MURDER MADE ME FAMOUS:
Perhaps because the series is titled Murder Made Me Famous, one should not quibble about how, technically, Aaron Hernandez was already famous before his arrest for the murder of Odin Lloyd. The last foray into Reelz's obsession with the late New England Patriot tight end, Murder Made Me Famous: Aaron Hernandez gives us a few more details on this most tragic of cases.
Murder Made Me Famous follows the series' format of reenactments with interviews. With soft yet effective if at times overdramatic narration by Brad Osborne, we go through the sordid details. We start with Hernandez's arrest at age 23, then go down through his early years. We see Aaron's violent and volcanic rage would burst out without warning or explanation.
As we continue down the dark paths Hernandez took, we get some surprising details and actual and shocking crime photos. For example, we learn of Hernandez's psychological profile, which is damning in its evaluation of his poor self-esteem and violent tendencies. We also learn how an anonymous tip led police to find the car tying him to Lloyd's murder. A more surprising revelation is of the three suicide notes Hernandez left. One was to his longtime girlfriend Shayana Jenkins, one to his daughter and one to someone who has yet to be identified.
It is highly unlikely that the third note was to Kyle Kennedy, Hernandez's purported jailhouse lover. Hernandez's suicide closed the case, but not the collateral damage.
Murder Made Me Famous has reenactments as part of its storytelling, and David Garcia did a good job as the disgraced former football star. Garcia brought Hernandez's anger and drug use effectively, though I do not remember if we ever saw him in any other light (say, a tender moment with either Jenkins or his daughter).
One curious element was in how when discussing his fascination with thug life while at the University of Florida, we see Garcia as Hernandez posing with his weapon, but do not see the actual picture. Was there a picture? Given how we were shown the crime photos of Lloyd, it seems curious to not see this particular photo.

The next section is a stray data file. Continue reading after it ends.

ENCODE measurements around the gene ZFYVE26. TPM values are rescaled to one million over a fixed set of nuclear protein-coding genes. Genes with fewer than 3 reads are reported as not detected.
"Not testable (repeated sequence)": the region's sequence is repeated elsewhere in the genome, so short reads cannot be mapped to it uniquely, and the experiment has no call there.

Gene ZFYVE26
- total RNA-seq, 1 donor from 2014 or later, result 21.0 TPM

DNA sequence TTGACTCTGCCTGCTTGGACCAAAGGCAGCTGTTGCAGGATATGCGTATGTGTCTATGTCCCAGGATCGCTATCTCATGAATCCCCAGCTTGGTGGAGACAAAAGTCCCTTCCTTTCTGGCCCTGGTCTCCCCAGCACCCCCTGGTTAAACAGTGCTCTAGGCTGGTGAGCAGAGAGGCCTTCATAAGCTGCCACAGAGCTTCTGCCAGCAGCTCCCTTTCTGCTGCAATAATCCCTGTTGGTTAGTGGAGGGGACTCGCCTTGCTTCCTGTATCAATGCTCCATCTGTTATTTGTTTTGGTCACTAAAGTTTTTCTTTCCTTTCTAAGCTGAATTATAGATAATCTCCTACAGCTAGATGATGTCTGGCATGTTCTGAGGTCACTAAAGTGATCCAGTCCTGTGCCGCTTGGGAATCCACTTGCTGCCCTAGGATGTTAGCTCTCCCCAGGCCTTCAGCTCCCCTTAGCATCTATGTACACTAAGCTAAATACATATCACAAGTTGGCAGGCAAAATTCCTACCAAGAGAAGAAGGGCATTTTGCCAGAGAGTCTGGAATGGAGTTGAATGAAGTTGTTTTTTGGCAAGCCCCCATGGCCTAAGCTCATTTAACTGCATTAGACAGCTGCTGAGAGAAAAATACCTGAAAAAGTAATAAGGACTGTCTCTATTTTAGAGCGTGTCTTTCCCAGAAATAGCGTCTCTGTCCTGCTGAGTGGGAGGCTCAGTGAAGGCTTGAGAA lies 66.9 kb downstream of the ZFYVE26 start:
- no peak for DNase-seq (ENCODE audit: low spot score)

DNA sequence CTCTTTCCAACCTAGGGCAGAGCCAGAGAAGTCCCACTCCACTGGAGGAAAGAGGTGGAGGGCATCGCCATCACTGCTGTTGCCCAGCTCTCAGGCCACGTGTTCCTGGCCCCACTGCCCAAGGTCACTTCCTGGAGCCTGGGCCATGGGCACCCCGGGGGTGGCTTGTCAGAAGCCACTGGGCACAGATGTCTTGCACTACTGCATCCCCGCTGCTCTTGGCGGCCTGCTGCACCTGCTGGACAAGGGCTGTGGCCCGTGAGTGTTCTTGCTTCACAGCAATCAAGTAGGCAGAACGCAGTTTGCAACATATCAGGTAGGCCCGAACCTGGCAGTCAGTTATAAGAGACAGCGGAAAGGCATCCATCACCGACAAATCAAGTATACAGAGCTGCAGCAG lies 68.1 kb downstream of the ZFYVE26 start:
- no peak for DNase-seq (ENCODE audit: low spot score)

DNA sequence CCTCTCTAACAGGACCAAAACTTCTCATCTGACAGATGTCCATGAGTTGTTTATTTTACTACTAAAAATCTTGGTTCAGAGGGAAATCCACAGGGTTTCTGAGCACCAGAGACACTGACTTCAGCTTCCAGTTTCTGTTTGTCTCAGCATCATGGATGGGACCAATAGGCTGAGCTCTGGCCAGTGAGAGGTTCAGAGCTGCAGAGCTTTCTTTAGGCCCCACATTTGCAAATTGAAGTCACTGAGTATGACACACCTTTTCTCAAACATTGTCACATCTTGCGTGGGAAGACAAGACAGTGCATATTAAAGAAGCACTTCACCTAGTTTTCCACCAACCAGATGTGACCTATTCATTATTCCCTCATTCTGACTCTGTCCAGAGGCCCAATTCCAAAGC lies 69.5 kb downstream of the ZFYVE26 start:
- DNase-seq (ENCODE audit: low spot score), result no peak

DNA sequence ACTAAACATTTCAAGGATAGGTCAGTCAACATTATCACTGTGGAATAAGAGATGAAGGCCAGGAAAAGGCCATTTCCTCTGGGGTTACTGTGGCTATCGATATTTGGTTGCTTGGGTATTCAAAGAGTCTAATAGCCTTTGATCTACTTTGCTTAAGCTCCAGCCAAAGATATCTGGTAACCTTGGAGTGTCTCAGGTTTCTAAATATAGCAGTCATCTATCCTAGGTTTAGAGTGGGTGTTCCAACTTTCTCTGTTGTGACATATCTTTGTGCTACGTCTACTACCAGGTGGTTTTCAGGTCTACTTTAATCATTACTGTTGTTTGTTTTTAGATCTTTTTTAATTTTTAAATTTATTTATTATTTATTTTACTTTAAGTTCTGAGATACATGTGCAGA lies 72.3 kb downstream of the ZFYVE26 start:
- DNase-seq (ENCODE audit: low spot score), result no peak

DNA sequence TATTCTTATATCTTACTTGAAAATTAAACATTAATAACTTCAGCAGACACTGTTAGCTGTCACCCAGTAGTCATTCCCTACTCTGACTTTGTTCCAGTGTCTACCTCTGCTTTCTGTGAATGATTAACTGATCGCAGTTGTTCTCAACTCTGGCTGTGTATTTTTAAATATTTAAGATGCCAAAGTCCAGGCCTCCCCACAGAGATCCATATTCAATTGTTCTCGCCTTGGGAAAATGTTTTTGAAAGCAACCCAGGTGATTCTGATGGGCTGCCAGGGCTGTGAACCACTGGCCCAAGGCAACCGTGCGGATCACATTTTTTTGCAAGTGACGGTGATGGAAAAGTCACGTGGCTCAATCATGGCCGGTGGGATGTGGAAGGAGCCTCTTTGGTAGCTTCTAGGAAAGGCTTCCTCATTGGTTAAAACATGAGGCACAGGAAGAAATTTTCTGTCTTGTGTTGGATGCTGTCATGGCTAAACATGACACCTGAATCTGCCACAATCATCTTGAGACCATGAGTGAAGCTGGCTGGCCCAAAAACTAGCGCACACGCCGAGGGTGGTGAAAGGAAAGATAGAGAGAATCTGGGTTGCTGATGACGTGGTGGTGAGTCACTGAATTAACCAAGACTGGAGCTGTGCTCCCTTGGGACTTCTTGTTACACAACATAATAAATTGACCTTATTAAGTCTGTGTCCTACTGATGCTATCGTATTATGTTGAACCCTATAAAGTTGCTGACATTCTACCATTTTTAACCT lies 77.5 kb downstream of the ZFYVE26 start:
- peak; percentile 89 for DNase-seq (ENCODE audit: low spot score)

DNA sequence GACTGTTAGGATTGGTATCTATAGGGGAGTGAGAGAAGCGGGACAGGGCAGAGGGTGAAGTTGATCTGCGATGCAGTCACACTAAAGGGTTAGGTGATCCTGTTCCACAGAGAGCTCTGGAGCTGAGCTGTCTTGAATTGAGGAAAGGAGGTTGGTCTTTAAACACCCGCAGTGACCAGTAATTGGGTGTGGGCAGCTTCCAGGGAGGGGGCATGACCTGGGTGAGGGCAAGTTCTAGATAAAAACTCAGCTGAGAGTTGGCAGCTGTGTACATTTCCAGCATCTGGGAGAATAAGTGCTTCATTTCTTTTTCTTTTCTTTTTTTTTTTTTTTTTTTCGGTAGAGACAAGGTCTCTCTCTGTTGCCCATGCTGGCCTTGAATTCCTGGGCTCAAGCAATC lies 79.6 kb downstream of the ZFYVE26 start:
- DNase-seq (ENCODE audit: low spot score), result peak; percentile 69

The interviews give interesting insight into both Hernandez and the myriad of murders he was tied to. His childhood friend Jerome Hardy continues to stay loyal to Hernandez. If memory serves correct, he is troubled by the crimes but also remembered Hernandez in a more positive light. Ben Volin, the senior NFL reporter for the Boston Globe, expressed that after this case, he was cynical about redemption stories.
Perhaps the best comment is made by lawyer Douglas Sheff, who again if memory serves represented the Lloyd family. "It'll be a good day when the media remembers the name Odin Lloyd and can forget the name Aaron Hernandez", he comments in the opening to Murder Made Me Famous. Here, he captures the lost truth in the many Reelz and non-Reelz stories that recount this most shocking tale.
For all the ideas of "wasted opportunities" that Hernandez failed to live up to because of his own demons and bankrupt morality, there are many people whose lives are permanently ruined thanks to him. Alexander Bradley, his frenemy who testified against him after Hernandez shot him in the eye and left him for dead. Shayana Jenkins and their daughter, now without a father with a tainted past. Finally, Odin Lloyd and his family.
We can now close out the seeming glut of Aaron Hernandez-related television documentaries and true crime shows. Murder Made Me Famous: Aaron Hernadez tells its story well, if perhaps a bit too dramatically. Still, it is worth watching for those interested in this sad, so very sad, tale.